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The town of Matagalpa (Spanish pronunciation: [mata??alpa]) in Nicaragua is the main town of the Matagalpa area. It has a total of 200,000 inhabitants, according to the 2012 survey, while the division's total resident base is more than 604,900. It is the 4th biggest town in Nicaragua, the biggest in the inland and one of the most commercial outside Managua.
The fourth most important town in Nicaragua, Matagalpa is known as the "Pearl of the North" and "Land of Eternal Spring". "in the Apante area of Matagalpa. Jeronimo Perez, a local history scholar who came to this area in 1855-1856, says that the name Matagalpa Cabeza Principal or Pueblo Grande (Big City) is derived from the words of the Matagalpa Indic language:
Maya=Head, Calpul* Townn- But according to the Matagal Spanish philologist Guillermo Kiene, a Roman Catholic pastor and minister who was living from 1898 to 1959, the term Matagalpa comes from the Sumo tongue and means "let's go where the cliffs are". "There are other definitions of the term Matagalpa: -Here beside the waters and -Among Mountain ("Aqui junto al agua" y "Entre Montañas").
This description probably refers to the geographical position of the town, which is situated next to the Grand River of Matagalpa and is also wonderfully encircled by hills. First Matagalpa was an Indian town. Matagalpa Indians had their own languages, which have been extinct since 1875. An 1855 paper containing 97 words and sentences from the Matagalpa idiom can be found in the Daniel G. Brinton section of the American Philosophical Library in Philadelphia.
Matagalpa made pottery in the Ceramica Negra and Naranja Segovia styles and also constructed sculptures of stones depicting their chieftains and soldiers. The Spaniards were afraid of them because they were very courageous and efficient with their bow and other arm. The Spaniards submitted them 300 years later, even at the independence of Nicaragua in 1821, there were many free Matagalpa Indians in the main Nicaraguan hills.
By 1856, they were crucial in defeating William Walker's Filibustler at the San Jacinto battles of 14 September 1856, where a convoy of 60 Matagalpa Indians with bows and arrows was fighting alongside the Nicaraguan patriots who won this fight that ended the Walker adventures in Nicaragua.
This search has been acknowledged by history and archaeology, and there is a pop ular move that will proclaim the Matagalpa Indians national heroes at the Congress of the Republic next September 2011. Matagalpa road, April 1988. Medagalpa was an established city in India when the first Spaniards came to this area in 1528 to find a way for the waters to pass through to the "North Sea", the Caribbean.
Nicaragua's colonisation in Spain came from the Pacific Ocean, which was known as the South Pacific by the Spaniards. The city of Matagalpa lies in the watershed between the Pacific and the Caribbean. About 1840 in the vicinity of Matagalpa silver was found. Besides many Spaniards and Mestizos it also drew Germans, Americans and Britons.
The two best-known immigrant of the time were Ludwig Elster (from Hanover) and his spouse Katharina Braun (from the Black Forest), who cultivated the first local coffees, the latter of which were quickly marketed in Germany. More than 120 Europeans, many of whom were Matagalpan wives, were drawn to the area by the café, and many of their offspring still remain in the area.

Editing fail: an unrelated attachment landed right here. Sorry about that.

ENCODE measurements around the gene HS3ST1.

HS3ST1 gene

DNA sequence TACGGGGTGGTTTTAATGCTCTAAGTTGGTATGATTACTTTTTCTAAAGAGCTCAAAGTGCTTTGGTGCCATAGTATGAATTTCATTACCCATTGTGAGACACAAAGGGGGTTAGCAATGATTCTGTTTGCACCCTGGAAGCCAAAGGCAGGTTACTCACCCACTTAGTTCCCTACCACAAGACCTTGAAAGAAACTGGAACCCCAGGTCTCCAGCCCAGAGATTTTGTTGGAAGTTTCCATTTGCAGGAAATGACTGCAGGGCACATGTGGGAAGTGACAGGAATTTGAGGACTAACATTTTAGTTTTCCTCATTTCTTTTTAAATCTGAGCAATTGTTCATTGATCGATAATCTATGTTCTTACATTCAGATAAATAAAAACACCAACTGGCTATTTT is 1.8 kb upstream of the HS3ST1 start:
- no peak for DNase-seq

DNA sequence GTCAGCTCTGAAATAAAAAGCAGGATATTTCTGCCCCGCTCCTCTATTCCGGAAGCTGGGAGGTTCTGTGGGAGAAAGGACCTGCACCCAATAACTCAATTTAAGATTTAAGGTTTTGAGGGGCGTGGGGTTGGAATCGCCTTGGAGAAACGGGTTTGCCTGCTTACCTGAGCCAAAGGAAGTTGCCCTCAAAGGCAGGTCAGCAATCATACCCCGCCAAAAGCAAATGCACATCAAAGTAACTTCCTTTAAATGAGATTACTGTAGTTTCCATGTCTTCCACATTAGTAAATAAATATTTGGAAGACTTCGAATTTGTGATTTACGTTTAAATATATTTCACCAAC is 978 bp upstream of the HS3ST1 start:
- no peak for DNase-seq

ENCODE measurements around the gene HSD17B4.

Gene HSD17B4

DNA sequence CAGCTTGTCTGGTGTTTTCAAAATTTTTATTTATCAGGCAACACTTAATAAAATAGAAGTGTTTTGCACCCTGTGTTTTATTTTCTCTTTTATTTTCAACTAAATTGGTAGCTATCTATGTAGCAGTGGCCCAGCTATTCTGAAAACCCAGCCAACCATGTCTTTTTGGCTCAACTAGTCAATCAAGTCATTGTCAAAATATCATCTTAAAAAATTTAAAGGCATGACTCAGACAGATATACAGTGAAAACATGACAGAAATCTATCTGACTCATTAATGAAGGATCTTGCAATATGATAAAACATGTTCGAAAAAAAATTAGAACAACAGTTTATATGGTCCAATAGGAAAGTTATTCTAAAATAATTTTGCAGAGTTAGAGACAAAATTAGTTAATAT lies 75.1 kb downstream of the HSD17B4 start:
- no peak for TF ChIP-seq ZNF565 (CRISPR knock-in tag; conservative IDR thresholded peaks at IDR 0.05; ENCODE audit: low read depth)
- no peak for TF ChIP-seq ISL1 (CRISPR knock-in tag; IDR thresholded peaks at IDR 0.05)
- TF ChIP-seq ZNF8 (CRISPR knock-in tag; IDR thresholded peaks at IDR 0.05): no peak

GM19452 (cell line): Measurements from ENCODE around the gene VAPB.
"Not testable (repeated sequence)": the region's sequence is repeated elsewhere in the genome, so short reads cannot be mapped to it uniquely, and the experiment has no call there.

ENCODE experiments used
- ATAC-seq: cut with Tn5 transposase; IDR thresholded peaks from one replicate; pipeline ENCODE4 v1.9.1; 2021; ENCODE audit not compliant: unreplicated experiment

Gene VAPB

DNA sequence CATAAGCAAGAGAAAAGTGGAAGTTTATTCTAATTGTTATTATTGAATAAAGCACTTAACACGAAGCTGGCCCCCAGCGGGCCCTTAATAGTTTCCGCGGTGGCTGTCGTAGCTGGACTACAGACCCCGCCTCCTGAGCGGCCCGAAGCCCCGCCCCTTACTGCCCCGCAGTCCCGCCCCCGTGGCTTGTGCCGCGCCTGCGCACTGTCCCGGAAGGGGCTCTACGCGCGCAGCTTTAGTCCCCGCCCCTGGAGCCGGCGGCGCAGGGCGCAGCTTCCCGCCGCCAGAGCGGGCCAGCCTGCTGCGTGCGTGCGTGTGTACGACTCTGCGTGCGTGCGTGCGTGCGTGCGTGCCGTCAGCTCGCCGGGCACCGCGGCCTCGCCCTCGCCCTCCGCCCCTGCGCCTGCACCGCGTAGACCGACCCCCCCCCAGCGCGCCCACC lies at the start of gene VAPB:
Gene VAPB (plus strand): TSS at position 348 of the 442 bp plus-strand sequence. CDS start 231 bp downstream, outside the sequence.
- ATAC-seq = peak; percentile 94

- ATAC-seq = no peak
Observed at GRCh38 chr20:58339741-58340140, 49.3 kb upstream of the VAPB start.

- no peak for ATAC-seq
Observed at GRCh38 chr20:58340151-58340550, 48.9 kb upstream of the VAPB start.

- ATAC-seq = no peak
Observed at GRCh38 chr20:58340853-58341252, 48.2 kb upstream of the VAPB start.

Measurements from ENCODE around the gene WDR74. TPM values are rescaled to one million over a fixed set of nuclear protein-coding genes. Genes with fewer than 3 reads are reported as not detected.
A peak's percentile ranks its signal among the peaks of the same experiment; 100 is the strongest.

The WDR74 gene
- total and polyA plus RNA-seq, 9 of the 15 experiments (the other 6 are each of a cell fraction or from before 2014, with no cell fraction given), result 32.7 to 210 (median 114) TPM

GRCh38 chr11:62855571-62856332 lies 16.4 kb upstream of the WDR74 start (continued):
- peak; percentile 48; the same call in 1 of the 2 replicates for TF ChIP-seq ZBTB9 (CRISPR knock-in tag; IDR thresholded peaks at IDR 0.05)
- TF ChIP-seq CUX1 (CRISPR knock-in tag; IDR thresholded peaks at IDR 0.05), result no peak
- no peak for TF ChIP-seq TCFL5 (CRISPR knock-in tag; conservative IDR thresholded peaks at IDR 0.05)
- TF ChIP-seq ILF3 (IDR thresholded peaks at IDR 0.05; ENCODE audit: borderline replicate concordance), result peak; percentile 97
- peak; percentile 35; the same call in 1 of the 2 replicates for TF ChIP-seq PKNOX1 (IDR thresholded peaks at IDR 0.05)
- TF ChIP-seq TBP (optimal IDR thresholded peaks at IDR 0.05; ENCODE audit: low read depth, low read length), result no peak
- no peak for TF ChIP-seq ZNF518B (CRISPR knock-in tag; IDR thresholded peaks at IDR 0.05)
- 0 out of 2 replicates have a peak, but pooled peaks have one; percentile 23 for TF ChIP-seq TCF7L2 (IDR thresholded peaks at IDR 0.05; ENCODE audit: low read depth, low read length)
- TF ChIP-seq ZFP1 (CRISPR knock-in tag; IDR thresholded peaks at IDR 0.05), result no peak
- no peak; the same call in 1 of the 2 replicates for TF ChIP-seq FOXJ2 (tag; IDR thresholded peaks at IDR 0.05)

Also in 1923 some Danes came to Matagalpa and set tling in the uplands. Seatagalpa was also the haven for many Nicaraguans who escaped the Tennessean filibustering tactician William Walker's 1856 incursion of much of the land and state. At Matagalpa, on September 14, 1856, the Ejército del Septentrión ("Army of the North") was organised by the Matagalpa nobles. It won the battle of San Jacinto with the support of 60 Matagalpa Indians and helped to end the reign of Walker.
Also Matagalpa was the place of birth of Nazario Vega, governor and architect of the cathedral, Bartolomé Martínez, president of Nicaragua, 1923-24, and Carlos Fonseca Amador, founding father of the Sandinista Front in 1961. Matagalpa is currently the second largest département in Nicaragua after Managua and the most diverse in terms of manufacturing.
In recent years Matagalpa has seen a large flow of immigrants (mainly farmers) from other divisions, resulting in a strain on infrastructures and the milieu. There is a wonderful scenic road in Matagalpa that begins in the town of Matagalpa and stretches 30 km to the town of Jinotega. Americans and Europeans descend from the first colonists also return to see the historic houses of their forefathers, one of Matagalpa's most important productions.
And Matagalpa is a very well diverse area. The company manufactures and sells meat, cheeses, coffee, cocoa, fruit and vegetable, as well as onion, tomato and vegetable produce. Medagalpa is known for its good coffees, cows, dairy produce, vegetable, flowers as well as mountain food, which are loved by ecological tourists. Much of the Matagalpa business is dependent on ecotourism.
In Matagalpa and the north of Nicaragua, natural hiking, walking and excursion are very popular. A large scale aquatic programme was recently concluded. The Federal Republic of Germany financed and constructed a drinking as well as a new wastewater system. Matagalpa, together with Jinotega near by, enjoys "eternal spring" or all year round in vernal conditions.
The Matagalpa is more than 700 metres (2,297 ft) above sealevel with an mean annual temp. of 26 to 28 °C (79 to 82 °F). He is Matagalpa's partner: